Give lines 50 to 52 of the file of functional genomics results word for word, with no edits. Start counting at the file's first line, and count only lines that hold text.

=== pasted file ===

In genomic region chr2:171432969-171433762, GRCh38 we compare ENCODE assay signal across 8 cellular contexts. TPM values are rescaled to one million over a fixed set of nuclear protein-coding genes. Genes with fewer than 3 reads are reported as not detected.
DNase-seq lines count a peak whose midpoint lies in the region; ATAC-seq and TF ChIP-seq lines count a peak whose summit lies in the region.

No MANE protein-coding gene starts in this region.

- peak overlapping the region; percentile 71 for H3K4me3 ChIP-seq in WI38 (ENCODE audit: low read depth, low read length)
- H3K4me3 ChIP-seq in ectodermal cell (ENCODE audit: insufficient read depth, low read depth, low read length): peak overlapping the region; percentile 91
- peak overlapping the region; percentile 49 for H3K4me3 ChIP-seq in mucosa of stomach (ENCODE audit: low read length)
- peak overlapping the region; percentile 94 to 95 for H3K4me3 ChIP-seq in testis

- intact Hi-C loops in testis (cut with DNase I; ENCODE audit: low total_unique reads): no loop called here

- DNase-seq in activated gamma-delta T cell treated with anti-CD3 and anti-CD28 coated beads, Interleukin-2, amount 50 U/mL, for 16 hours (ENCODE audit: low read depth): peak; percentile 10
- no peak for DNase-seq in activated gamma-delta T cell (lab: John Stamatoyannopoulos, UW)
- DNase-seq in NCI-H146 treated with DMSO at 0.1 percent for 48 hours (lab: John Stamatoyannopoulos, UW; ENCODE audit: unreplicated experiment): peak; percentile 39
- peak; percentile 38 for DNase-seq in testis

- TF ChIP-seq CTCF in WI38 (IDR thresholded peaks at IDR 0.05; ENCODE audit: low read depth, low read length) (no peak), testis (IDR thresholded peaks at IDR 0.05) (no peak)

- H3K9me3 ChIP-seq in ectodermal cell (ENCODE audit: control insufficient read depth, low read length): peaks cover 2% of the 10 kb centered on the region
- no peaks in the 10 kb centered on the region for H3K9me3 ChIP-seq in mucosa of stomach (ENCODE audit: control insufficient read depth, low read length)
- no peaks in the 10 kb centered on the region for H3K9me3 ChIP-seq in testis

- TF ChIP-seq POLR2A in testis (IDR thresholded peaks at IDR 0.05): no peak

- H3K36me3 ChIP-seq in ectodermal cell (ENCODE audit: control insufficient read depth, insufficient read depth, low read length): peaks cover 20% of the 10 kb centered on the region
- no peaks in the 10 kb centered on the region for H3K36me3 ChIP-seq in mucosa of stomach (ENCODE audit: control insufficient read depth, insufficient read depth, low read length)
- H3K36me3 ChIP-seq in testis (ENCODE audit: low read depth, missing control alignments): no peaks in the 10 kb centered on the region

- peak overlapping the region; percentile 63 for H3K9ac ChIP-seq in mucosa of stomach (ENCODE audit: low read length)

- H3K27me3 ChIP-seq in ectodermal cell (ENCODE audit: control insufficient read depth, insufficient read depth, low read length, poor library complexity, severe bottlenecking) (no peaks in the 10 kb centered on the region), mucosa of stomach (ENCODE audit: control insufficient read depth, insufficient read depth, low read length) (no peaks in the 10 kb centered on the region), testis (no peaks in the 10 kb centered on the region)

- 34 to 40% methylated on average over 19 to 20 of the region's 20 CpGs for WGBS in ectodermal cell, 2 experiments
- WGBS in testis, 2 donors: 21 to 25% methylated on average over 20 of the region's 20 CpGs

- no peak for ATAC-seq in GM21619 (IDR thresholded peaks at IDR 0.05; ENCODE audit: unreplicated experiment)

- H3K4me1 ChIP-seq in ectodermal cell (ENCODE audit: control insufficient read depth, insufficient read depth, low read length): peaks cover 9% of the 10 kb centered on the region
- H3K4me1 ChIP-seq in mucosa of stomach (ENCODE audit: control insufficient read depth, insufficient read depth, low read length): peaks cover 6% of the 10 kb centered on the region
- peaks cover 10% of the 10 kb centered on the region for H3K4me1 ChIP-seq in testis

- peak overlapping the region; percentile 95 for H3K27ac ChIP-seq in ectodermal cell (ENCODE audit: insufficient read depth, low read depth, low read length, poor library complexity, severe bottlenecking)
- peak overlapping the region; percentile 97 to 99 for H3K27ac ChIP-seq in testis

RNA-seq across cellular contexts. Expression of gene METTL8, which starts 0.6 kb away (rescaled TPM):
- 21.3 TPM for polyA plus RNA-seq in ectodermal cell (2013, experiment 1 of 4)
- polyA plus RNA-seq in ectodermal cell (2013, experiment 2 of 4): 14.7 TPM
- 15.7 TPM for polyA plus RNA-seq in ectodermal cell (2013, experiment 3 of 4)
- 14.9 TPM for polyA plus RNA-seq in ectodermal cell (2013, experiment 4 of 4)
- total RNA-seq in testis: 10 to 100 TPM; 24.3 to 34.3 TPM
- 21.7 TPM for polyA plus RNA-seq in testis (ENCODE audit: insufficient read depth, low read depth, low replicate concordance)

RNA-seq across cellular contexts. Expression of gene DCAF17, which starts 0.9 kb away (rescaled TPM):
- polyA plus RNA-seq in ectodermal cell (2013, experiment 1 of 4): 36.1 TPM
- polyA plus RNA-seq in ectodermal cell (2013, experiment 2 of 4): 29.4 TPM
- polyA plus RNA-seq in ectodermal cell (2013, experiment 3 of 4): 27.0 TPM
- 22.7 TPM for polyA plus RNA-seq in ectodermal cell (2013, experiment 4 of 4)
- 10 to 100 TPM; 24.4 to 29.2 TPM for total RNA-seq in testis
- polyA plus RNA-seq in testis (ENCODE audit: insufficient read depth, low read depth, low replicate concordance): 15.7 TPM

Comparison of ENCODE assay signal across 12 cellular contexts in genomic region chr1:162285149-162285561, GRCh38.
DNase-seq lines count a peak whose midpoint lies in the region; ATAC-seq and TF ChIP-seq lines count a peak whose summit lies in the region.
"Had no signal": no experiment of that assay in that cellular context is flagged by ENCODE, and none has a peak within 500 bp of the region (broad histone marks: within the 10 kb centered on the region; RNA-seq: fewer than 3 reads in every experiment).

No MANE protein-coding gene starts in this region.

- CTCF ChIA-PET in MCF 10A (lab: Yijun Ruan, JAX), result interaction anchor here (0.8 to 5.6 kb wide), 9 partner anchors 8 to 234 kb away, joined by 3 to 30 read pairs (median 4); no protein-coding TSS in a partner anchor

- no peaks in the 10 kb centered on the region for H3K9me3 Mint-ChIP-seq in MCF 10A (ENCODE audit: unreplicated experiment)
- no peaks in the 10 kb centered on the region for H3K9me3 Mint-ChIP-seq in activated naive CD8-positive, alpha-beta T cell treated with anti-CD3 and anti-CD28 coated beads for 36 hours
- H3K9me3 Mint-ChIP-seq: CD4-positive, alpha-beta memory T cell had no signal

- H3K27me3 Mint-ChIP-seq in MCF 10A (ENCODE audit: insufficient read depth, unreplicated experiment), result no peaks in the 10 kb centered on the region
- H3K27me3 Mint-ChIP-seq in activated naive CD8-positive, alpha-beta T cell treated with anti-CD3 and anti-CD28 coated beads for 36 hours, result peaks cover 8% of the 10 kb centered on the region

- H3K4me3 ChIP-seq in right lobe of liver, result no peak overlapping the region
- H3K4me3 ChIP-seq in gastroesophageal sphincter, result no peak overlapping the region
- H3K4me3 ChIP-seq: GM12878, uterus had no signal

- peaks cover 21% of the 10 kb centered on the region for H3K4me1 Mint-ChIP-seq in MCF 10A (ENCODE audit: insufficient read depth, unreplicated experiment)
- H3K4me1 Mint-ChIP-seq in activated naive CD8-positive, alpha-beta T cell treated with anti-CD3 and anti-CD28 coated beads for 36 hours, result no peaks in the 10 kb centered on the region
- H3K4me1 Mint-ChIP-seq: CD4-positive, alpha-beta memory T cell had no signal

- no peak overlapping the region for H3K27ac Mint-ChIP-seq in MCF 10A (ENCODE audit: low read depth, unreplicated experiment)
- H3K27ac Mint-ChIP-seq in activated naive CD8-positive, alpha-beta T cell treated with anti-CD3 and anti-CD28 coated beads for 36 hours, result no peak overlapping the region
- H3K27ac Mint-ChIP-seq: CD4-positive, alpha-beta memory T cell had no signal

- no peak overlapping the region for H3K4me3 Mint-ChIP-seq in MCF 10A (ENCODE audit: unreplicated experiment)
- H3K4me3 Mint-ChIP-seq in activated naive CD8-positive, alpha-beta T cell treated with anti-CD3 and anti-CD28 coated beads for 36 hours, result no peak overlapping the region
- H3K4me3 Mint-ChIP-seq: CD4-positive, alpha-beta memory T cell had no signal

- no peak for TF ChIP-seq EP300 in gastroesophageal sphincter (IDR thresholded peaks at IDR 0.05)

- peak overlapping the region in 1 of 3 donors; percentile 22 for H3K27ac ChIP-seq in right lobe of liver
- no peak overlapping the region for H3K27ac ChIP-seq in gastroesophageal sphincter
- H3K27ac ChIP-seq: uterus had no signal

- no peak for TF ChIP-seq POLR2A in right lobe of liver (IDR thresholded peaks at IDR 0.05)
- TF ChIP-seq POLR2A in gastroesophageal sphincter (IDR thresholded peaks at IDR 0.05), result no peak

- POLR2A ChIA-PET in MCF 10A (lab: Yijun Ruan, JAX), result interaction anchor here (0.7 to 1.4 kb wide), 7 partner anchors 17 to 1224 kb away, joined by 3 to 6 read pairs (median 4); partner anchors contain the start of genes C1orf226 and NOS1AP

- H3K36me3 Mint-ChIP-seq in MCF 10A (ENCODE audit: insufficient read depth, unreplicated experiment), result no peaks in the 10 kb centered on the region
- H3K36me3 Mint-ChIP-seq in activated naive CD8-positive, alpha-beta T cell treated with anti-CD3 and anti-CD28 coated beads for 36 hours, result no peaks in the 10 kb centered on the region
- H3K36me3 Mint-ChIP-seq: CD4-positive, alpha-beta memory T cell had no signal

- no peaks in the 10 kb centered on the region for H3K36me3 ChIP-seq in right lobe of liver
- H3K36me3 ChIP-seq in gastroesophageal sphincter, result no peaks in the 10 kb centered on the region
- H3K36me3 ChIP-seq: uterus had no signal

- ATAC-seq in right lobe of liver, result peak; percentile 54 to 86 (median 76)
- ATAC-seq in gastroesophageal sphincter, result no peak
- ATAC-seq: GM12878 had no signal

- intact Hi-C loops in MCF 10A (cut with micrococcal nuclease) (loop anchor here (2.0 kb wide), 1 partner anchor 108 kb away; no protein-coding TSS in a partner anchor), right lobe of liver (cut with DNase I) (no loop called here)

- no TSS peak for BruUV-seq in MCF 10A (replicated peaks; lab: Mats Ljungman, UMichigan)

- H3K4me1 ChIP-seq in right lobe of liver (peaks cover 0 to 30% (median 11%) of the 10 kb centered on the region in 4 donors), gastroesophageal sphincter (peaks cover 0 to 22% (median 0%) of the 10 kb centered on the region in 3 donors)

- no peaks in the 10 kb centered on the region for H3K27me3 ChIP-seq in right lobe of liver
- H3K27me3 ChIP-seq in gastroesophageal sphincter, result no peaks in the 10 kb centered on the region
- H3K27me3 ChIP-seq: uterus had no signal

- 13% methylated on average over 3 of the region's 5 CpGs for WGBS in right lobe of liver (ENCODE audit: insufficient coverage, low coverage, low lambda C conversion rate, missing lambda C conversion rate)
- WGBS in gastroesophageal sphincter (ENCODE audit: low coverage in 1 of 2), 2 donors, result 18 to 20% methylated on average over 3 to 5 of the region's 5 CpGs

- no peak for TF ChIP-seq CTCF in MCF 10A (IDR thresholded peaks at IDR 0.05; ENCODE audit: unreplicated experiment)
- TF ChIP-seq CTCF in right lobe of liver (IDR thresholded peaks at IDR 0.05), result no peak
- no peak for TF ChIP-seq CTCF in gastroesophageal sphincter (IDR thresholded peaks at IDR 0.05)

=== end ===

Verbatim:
- no peaks in the 10 kb centered on the region for H3K9me3 Mint-ChIP-seq in MCF 10A (ENCODE audit: unreplicated experiment)
- no peaks in the 10 kb centered on the region for H3K9me3 Mint-ChIP-seq in activated naive CD8-positive, alpha-beta T cell treated with anti-CD3 and anti-CD28 coated beads for 36 hours
- H3K9me3 Mint-ChIP-seq: CD4-positive, alpha-beta memory T cell had no signal